5 Ways to Legally Protect Your Family, Wealth and Wishes

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In our recent post 7 Things You Need to Know About Planning for Care Costs we shared Money Box's advice regarding buying financial products from organisations that market them in terms of 'avoiding care home fees.'

Since then The Daily Mail has published a campaigning piece How Low Can They Go? revealing how cash strapped councils are pursing elderly people by claiming that money they've given to family years ago should have been used to pay care bills.

In this post we share five ways to legally protect your family, your wealth and your wishes against the unexpected costs of Inheritance Tax, probate and care.

1. Write a Will (or revisit and update an existing one every 3 years or after any significant life event)

Making a Will makes sense. As the saying goes, 'where there's a Will there's a way' and the only way to ensure that your wishes regarding your estate (everything you own including property, investments, insurance, pension schemes and personal possessions including cars, jewellery, furniture and art) are honoured is to write a Will.

The only way to ensure that your family get what is due to them as quickly as possible it to write a Will too, because a Will gives your chosen Executors immediate legal authority from the date of your death to start to administer your estate. Without this authority they can not, e.g., put your house on the market or even arrange your funeral.

Why? Because, if you die without a Will, nobody has the legal authority to administer your estate until the courts have decided who such authority belongs with (using intestacy rules) and issue a Letter of Administration. Courts usually appoint the next of kin (those that are entitled to share in the estate) who make the application. This sometimes causes unnecessary delays, especially in cases where siblings don't get on and fight over who should do what and every little decision along the way.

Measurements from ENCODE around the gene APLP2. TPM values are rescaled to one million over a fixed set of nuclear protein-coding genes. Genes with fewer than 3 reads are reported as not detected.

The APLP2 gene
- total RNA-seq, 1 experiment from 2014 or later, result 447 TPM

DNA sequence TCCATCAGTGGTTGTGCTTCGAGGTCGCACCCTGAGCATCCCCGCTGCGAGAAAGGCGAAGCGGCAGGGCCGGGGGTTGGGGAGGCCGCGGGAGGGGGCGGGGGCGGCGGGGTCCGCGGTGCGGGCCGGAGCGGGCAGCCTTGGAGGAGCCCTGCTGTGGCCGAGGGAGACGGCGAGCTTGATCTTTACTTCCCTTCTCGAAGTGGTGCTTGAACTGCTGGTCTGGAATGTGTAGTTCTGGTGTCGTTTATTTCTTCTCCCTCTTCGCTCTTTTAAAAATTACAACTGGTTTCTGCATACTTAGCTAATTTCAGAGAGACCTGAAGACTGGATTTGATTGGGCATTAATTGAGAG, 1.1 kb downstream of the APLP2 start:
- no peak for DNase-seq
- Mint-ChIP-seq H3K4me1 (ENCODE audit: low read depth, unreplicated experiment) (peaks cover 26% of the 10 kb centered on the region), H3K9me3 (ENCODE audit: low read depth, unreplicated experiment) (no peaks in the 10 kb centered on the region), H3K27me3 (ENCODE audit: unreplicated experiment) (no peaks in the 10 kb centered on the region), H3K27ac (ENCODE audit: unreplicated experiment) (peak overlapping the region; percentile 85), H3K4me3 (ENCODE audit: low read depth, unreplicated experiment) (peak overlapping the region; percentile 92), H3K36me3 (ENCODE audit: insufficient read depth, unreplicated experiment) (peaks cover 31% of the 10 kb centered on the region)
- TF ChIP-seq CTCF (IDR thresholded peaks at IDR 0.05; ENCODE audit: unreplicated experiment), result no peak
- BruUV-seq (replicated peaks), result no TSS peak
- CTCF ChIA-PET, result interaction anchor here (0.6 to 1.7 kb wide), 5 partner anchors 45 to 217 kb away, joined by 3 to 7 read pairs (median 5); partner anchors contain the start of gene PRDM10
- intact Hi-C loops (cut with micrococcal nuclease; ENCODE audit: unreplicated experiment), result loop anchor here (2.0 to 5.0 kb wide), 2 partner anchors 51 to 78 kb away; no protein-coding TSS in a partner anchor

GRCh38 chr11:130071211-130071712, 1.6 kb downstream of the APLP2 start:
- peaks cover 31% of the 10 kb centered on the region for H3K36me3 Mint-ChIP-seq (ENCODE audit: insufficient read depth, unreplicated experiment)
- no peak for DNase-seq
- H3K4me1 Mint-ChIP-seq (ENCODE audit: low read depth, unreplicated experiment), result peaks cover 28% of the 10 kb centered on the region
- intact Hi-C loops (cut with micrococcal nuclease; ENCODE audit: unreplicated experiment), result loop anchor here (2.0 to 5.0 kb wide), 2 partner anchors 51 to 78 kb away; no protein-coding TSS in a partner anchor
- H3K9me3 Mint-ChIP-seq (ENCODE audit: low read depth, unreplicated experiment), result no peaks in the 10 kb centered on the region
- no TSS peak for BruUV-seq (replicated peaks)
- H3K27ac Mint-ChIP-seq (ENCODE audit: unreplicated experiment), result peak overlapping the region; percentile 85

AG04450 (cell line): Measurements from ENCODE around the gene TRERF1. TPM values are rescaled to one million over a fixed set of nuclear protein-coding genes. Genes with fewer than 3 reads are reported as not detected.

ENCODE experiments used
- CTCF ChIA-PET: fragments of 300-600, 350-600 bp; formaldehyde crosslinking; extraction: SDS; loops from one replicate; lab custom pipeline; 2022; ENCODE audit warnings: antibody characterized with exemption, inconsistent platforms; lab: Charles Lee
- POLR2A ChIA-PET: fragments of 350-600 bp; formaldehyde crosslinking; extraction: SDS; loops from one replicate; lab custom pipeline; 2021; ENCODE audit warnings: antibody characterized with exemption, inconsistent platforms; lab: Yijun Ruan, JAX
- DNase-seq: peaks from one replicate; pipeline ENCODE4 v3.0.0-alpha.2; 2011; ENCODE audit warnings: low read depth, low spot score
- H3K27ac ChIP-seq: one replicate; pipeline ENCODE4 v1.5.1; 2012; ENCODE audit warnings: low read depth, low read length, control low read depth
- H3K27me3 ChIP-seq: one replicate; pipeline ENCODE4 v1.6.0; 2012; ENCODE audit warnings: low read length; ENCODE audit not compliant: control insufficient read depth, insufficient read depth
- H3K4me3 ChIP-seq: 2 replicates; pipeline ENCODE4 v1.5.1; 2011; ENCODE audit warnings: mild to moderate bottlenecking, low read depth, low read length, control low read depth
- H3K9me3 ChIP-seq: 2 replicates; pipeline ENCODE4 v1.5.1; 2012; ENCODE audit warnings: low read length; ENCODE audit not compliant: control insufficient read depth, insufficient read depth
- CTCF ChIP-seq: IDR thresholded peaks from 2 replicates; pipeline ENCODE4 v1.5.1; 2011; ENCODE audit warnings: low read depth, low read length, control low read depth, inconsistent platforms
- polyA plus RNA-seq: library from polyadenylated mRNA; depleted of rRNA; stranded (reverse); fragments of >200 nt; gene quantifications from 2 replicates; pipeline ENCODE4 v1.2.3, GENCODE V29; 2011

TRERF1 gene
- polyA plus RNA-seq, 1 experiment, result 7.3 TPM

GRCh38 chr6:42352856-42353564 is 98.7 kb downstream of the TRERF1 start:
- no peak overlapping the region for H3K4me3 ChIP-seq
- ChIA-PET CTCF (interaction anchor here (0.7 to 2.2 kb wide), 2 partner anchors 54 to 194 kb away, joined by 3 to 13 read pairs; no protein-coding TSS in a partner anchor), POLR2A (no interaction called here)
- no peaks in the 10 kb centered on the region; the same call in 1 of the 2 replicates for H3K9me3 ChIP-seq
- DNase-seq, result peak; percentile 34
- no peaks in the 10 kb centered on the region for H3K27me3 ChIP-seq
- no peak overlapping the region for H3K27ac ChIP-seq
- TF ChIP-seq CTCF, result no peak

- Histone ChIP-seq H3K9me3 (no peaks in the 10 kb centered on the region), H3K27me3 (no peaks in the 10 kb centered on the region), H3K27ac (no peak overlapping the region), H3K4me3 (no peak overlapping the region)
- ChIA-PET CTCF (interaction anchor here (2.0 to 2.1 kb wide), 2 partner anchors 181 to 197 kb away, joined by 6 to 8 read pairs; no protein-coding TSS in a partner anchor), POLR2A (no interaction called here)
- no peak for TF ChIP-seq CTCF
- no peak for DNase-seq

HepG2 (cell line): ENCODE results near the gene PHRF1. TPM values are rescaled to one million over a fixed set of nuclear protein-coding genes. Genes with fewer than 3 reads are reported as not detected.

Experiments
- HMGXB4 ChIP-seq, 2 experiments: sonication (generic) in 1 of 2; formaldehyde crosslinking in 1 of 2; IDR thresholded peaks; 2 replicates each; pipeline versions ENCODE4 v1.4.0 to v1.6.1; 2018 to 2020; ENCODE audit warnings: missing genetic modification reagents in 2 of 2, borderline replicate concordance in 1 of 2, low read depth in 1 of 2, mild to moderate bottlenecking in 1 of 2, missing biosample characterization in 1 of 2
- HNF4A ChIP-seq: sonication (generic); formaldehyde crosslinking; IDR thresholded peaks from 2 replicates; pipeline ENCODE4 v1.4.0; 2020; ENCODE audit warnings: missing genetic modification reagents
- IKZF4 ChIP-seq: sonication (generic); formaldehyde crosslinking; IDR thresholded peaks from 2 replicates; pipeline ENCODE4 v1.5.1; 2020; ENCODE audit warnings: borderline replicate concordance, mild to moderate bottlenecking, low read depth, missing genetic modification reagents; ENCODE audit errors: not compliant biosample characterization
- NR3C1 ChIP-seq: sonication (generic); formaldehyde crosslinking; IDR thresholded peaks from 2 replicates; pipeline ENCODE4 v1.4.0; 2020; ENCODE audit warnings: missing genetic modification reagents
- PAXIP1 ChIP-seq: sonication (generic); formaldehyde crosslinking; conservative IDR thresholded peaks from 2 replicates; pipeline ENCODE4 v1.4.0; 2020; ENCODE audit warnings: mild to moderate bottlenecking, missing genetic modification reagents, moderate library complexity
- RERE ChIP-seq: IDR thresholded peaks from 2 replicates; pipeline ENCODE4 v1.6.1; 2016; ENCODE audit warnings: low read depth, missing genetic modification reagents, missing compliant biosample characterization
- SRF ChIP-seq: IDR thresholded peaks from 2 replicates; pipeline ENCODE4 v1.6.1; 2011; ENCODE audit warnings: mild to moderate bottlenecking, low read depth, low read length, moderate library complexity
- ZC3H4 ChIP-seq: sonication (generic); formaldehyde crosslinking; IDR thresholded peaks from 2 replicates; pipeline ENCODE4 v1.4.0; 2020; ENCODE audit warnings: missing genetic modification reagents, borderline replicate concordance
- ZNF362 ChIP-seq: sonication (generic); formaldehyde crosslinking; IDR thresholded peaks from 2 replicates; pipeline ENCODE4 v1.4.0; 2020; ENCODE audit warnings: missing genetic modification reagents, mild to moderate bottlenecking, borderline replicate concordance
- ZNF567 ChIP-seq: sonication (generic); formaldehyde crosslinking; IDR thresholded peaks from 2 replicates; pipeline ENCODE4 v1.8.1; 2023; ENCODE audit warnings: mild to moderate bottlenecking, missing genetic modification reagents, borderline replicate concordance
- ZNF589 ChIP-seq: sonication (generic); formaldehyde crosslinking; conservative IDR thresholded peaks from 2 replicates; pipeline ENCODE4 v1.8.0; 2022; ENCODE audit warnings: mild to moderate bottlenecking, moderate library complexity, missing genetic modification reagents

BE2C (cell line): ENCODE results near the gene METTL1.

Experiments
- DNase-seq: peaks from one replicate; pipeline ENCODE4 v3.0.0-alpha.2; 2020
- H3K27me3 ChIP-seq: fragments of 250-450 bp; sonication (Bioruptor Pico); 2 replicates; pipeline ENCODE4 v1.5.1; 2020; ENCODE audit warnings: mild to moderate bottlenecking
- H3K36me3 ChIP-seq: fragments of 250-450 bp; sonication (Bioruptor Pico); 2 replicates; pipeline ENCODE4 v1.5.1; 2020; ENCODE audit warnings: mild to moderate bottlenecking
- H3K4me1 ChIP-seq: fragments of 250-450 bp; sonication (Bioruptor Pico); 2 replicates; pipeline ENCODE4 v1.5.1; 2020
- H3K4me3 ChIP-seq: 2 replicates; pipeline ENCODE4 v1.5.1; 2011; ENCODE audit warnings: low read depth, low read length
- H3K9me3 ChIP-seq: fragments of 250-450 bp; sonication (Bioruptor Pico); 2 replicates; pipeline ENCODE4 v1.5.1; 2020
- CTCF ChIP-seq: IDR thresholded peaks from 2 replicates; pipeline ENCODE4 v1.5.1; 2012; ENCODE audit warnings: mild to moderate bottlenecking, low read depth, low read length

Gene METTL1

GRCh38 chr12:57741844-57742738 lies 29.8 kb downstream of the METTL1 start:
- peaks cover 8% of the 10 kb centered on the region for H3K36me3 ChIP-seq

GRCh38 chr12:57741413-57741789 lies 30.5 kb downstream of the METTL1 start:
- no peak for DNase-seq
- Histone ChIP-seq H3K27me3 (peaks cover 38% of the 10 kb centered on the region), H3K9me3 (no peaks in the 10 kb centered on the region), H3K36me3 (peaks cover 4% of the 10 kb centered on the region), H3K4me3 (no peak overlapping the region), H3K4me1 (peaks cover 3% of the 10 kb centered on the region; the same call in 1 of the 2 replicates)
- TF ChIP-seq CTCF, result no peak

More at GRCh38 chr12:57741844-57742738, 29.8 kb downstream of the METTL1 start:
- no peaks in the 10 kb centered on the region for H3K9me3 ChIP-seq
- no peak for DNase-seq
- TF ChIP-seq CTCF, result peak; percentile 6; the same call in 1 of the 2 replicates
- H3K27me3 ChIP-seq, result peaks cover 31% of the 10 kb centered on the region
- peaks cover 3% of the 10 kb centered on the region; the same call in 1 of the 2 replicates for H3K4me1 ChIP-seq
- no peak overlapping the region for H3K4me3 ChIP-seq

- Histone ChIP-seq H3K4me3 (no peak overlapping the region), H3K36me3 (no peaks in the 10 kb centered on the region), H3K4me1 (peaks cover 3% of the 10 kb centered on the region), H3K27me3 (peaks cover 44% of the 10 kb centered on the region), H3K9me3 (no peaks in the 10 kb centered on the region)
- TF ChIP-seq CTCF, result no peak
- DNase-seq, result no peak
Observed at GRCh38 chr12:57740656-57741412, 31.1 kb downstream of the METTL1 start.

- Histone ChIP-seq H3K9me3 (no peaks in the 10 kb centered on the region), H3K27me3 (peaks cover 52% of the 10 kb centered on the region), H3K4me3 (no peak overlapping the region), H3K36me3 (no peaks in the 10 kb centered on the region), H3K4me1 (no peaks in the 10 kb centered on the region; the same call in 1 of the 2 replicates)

Having a Will speeds things up and saves money in the long run. It enables the court and others to identify the person responsible for the estate quickly and, although they will generally have to continue to obtain a Grant of Probate for any estate over £50k, your Will reinforces their entitlement as evidence for others, such as banks and the Land Registry.

Writing a Will can also protect your intended benefactors from claims on your estate from others who may be considered to have a right to it by the courts — but to be sure — you need to write a Letter of Wishes (aka Letter of Intent), as explained by Garry Bushell in his article How to Ensure Your Will Rules Supreme. It also ensures the amount of Inheritance Tax you have to pay is fair and allows you and your family to plan for the future, ensuring that your property and financial affairs are managed as you'd intended after you die.

What happens if you die without a Will?

If you die without a Will, the courts use intestacy rules to decide who has the legal right to inherit your estate. These rules are archaic and do not allow for the type of family setups that are common today. Step children and unmarried partners, for example, will not inherit anything at all if you die without a Will. Even if your family is of a more traditional shape, should you want an uneven distribution of your estate (because, e.g., you have already gifted an amount to one child to buy a house, fund a divorce, or something, and want to ensure all children are treated fairly), this will not be possible. Indeed, anything other than a straight forward split between your married partner and children will not be possible without a Will.

Tax planning is not possible without a Will ...

It is also important to understand that tax planning is simply not possible without a Will and that pre-election uncertainty around planned Inheritance Tax changes and the Inheritance Tax threshold is not an excuse to postpone writing a Will. In fact, it makes doing so, or reviewing any existing Will you may have, even more urgent. Revisiting your Will every three years and after any significant life event (or change in law) is important. With research showing that the number of people dying without a Will has doubled over the last five years, it's probably wise to advise friends and family to write a Will too.

Writing a Will can be quick, easy and affordable ...